Reflections

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I’m at my wit’s end. What makes news?? As an intern, my primary task at IBN is to come up with story ideas. It sounds simple enough, especially because this is what my job also included when I was working at AM850. The only problem is, here, in Chennai, what constitutes news for the large English national channel is different than what constitutes news in little ole’ Gator town. In Gainesville, everything was news. For IBN, nothing is news.

But what concerns me are the stories that are given up and the ones which are picked up for the sake of headlines and competition. In J-school, we learn about the battle between Hearst and Pulitzer’s competing publications during the era of yellow journalism. That was then, I thought. But now I see that scandal, violence, conflict–these are what sell even today.

Yesterday, the Dalai Lama was in Chennai. Knowing that no one is our office was covering it yet, I called up one of the reporters and asked her if I could do the story. World leader. In chennai. Speaking at Madras University. Again, this is something I would expect would scream “story” in the eyes of any news organization. But she told me it wasn’t worth covering.

What?? A major world leader, proponent of peace, visits India, not even two months after the Mumbai attacks and it isn’t worth covering?

I later asked one of the other girls working why this wouldn’t be newsworthy. Her response: “Well if there was violence going on in Tibet or something, that would be a great story.” Ahh ok. Now I understood better. Just the other day I heard our bureau chief turn down another reporter’s story idea about property thefts asking, “Is there any murder linked to these property thefts? If not, it’s not a story. I need a recent murder.” So we’re looking for blood and guts, the rated-R stuff. Gotcha.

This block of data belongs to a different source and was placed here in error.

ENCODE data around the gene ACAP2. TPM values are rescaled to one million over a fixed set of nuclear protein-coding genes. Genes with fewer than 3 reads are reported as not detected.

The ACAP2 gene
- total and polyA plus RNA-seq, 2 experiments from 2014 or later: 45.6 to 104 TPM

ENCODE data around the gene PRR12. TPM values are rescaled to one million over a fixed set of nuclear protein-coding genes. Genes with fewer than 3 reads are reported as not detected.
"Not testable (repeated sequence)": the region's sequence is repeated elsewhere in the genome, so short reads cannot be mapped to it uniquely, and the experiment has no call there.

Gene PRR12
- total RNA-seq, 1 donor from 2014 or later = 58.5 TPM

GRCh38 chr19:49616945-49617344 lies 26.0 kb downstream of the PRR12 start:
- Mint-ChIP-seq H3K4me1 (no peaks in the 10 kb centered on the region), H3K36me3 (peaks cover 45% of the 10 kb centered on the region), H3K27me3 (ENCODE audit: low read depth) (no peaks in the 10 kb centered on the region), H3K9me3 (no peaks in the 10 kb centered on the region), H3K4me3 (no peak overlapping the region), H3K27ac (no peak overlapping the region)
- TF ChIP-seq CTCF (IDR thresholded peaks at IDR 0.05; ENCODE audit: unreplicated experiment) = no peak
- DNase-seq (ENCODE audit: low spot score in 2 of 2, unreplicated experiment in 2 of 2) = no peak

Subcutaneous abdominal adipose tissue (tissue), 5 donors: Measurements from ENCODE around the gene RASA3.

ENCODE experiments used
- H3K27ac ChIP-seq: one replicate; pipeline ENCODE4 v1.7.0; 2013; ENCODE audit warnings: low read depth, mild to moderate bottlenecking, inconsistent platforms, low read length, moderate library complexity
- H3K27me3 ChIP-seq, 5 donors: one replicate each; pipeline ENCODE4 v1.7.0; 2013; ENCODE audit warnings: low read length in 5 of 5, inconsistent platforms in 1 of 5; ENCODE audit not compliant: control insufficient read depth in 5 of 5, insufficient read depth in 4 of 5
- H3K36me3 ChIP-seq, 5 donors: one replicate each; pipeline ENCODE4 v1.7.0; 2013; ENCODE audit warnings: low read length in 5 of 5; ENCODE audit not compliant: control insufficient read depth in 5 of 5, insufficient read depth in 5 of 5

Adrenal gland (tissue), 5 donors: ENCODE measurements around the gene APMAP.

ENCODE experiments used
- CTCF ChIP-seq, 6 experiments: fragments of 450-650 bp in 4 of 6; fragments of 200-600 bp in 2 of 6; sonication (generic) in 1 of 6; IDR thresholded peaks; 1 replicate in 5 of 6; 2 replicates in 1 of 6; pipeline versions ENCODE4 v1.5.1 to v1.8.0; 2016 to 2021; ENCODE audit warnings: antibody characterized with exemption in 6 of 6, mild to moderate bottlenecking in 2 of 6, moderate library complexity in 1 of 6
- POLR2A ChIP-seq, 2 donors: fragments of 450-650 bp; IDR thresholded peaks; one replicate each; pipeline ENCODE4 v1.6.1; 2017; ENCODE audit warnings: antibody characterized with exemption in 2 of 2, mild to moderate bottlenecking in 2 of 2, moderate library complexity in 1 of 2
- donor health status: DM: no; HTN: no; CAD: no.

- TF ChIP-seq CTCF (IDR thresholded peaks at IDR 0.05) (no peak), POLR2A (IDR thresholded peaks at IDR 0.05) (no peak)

This realization of what makes news and what doesn’t has somewhat discouraged me. At a time when I’m thinking about my graduate school options because job prospects are limited, such episodes only deter me from journalism. I chose it because journalism is fun, you have to know a little bit about everything, you meet extraordinary people, you can write about your interesting experiences, and you do something different every single day. It isn’t your average 9-5 cublicle work. I know there are catastrophes, murders, kidnappings, and natural disasters to report, but it depresses me to know that these are the stories news organizations seek out at the expense of lighter, equally newsworthy topics. Sensationalism isn’t why I chose this field.

They say internships not only pad your resume and give you practical experience, but they give you some insight into what you may like to do in the future. Well, if these little instances are indicative of what to expect at the larger bureaus of other major news networks in the U.S., then I know for a fact that it’s not where my interests lie.

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